I have spent the last several years writing, lecturing, even khutbah’ing on the topic of Islam in America and the need for a bone fide American Muslim culture. I plan to continue this trend, though I feel now, I may need to clarify some of my stances. I’ve chosen, again, to use a passage from one of America’s brilliant-but-forgotten scholars, Harold Cruse1, to demonstrate what I am hinting at:
“It was never the intention of
the editors of Freedomways the various Muslim think tanks and organizations, to do justice to the Harlem American Muslim’s reality historically, politically, culturally or economically. There are too many skeletons hidden in Harlem’s their closets, and none of the knowledgeable writers executives, vice-presidents and presidents dared to probe too deeply. Among the twenty-two numerous writer-specialists acronyms, activists and organizations, seemingly there was not one political, economic or cultural theorist who attempted to plot the course of where the American Muslim community was going in transition. Not one dared to be so bold as to debate the imperatives of two positions: Should Harlem the American Muslim community be broken up in favor of American individualism or should Harlem American Muslim citizens band together and direct all efforts toward maintaining Harlem’s the American Muslim community’s separate distinct existence? Not one was willing to undertake to corral community opinions in order to lead or direct the fortunes of Harlem the American Muslim community in either direction. The social motivations of these writers organizations and individuals are not inner-directed but outer-controlled; thus the acronyms exist in a neutral stasis subject to the outside decisions—political, economic and cultural—of the white non-Muslim economic and political power structure. From this initial position of subservient compromise, those who wrote the Freedomways special Harlem issue claim advocacy on behalf of American Muslims could not even know where to begin a thorough analysis of Harlem Islam in America. Such an analysis, of course, had has to be historical, but the historical essays their ahistorical understanding of America itself were in fact the weakest is the cause of their weakness itself.”2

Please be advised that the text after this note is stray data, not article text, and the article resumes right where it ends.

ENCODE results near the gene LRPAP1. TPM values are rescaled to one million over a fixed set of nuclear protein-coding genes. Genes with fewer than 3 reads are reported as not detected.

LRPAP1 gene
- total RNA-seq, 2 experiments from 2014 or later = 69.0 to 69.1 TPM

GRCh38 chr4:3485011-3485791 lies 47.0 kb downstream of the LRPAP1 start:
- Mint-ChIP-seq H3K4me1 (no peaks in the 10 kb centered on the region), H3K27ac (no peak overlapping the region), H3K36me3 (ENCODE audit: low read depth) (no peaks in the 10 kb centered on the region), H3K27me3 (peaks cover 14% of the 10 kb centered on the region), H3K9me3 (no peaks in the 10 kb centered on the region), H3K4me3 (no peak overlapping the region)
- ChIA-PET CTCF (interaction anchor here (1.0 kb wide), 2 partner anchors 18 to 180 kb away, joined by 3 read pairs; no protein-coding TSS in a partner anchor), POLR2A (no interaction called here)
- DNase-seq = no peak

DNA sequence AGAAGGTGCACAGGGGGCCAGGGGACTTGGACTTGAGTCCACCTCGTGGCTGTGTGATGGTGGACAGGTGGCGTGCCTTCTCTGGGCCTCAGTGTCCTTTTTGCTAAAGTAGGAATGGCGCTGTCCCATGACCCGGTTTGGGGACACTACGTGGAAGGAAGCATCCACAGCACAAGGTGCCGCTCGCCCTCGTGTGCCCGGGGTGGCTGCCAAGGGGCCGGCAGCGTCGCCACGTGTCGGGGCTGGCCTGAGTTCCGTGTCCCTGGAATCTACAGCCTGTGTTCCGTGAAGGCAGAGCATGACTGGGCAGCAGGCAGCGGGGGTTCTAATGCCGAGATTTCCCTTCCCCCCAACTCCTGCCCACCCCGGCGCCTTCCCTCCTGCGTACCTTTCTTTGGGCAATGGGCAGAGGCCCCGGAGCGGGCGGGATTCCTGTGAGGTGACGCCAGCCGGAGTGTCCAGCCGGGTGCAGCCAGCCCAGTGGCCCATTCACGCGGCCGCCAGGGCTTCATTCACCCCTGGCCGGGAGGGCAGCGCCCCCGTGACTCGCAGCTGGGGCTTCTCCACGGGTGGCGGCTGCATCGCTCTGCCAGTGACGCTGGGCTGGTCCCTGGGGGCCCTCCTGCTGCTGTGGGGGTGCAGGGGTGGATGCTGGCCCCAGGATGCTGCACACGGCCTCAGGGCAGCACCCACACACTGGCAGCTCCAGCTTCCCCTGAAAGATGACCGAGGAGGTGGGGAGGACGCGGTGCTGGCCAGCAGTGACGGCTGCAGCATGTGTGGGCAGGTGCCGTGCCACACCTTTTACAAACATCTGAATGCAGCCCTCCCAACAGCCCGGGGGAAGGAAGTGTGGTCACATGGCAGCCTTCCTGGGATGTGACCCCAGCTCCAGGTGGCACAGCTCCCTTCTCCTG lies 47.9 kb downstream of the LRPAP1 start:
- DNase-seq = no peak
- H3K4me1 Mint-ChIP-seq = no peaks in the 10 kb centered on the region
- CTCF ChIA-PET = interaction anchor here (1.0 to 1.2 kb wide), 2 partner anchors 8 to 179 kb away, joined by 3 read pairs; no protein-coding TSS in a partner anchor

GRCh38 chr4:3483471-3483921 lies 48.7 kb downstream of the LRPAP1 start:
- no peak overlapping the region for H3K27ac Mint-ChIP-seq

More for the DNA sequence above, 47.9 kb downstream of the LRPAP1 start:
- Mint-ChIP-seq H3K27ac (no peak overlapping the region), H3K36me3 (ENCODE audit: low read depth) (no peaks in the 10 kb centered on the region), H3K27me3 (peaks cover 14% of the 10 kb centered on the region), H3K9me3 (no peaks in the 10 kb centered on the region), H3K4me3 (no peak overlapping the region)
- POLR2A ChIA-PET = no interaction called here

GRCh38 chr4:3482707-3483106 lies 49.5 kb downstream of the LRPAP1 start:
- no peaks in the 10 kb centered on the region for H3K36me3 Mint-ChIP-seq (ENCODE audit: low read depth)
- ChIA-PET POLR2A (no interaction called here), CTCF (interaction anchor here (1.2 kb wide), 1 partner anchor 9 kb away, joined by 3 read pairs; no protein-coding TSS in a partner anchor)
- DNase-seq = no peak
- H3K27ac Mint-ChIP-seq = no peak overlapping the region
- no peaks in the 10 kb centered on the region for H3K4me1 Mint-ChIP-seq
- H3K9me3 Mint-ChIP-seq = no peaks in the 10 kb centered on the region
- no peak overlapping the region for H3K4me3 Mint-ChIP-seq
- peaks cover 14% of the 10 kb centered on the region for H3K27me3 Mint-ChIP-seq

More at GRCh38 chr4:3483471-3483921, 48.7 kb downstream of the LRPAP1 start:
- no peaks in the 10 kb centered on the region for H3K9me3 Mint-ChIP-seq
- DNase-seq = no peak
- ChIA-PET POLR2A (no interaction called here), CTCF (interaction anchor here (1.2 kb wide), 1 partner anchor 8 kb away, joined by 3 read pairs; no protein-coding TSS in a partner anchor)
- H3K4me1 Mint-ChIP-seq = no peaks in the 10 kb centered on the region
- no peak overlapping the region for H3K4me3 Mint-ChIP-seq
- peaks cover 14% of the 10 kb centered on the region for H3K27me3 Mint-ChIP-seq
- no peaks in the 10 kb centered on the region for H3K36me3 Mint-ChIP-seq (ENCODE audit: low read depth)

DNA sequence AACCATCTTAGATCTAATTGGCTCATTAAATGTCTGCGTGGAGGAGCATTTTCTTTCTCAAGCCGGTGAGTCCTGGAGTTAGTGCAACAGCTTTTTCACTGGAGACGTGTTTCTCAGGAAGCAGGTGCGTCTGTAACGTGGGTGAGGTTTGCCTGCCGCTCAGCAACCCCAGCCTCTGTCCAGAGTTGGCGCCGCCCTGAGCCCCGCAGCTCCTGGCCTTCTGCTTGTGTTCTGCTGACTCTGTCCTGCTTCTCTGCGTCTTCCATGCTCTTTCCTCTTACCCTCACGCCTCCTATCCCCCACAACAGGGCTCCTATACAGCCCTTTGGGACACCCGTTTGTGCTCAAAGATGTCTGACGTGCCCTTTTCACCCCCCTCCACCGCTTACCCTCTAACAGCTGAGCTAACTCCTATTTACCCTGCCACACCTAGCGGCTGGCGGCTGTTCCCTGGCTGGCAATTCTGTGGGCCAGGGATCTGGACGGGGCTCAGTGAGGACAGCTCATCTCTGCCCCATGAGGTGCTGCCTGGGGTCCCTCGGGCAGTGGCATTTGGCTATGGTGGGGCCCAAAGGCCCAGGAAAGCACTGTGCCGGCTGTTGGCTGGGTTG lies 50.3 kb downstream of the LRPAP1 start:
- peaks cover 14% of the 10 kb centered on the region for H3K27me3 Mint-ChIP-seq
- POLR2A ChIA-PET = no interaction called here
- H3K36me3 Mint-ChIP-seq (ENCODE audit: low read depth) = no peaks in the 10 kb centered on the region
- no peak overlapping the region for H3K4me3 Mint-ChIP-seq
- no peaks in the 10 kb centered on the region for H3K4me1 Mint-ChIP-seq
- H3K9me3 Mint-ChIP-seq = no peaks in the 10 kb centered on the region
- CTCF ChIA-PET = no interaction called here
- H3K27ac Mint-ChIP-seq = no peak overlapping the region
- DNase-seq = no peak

Another reflection from Mr. Cruse’s paperboy.
2. From Harold Cruse’s The Crisis of the Negro Intellectual (1967), from the section Freedomways, Summer of 1963: Black Economy—Self-Made Myth.